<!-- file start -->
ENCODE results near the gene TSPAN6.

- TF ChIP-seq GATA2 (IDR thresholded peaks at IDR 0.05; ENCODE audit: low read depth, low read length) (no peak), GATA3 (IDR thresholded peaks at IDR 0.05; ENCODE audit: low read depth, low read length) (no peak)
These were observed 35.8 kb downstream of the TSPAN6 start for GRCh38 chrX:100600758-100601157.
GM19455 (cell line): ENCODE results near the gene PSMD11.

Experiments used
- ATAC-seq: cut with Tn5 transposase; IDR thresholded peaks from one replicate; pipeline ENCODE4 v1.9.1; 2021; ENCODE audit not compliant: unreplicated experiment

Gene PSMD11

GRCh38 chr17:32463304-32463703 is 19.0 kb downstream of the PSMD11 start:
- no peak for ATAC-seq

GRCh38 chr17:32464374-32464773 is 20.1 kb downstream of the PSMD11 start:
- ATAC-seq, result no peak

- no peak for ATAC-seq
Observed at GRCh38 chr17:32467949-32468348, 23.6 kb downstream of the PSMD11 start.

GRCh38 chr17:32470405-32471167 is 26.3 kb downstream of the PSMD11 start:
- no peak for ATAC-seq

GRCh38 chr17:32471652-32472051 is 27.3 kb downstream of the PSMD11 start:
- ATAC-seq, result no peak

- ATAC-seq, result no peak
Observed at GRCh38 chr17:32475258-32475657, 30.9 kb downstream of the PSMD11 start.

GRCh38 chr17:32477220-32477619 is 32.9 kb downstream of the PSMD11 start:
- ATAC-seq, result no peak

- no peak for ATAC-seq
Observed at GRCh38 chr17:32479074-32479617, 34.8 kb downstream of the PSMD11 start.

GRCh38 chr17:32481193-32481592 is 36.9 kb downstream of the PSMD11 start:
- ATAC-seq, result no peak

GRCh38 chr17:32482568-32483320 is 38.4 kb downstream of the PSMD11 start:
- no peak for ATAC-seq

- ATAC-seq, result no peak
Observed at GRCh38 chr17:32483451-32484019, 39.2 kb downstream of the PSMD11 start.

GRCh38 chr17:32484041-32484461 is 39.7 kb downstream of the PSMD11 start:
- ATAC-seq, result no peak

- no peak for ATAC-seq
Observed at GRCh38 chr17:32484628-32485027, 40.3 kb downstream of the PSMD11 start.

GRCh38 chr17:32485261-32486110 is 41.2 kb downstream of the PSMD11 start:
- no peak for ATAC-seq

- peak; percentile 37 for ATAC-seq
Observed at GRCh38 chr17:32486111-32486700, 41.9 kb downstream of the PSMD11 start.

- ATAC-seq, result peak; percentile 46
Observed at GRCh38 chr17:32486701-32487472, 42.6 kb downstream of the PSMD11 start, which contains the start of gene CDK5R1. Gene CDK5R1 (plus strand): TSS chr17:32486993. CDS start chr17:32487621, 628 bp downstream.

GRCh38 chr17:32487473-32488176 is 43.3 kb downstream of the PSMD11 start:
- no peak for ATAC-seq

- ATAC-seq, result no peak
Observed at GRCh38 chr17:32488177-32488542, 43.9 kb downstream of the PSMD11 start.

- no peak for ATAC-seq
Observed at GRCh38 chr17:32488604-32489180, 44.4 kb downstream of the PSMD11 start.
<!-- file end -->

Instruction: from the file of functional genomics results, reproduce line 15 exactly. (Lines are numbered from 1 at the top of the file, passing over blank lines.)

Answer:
- no peak for ATAC-seq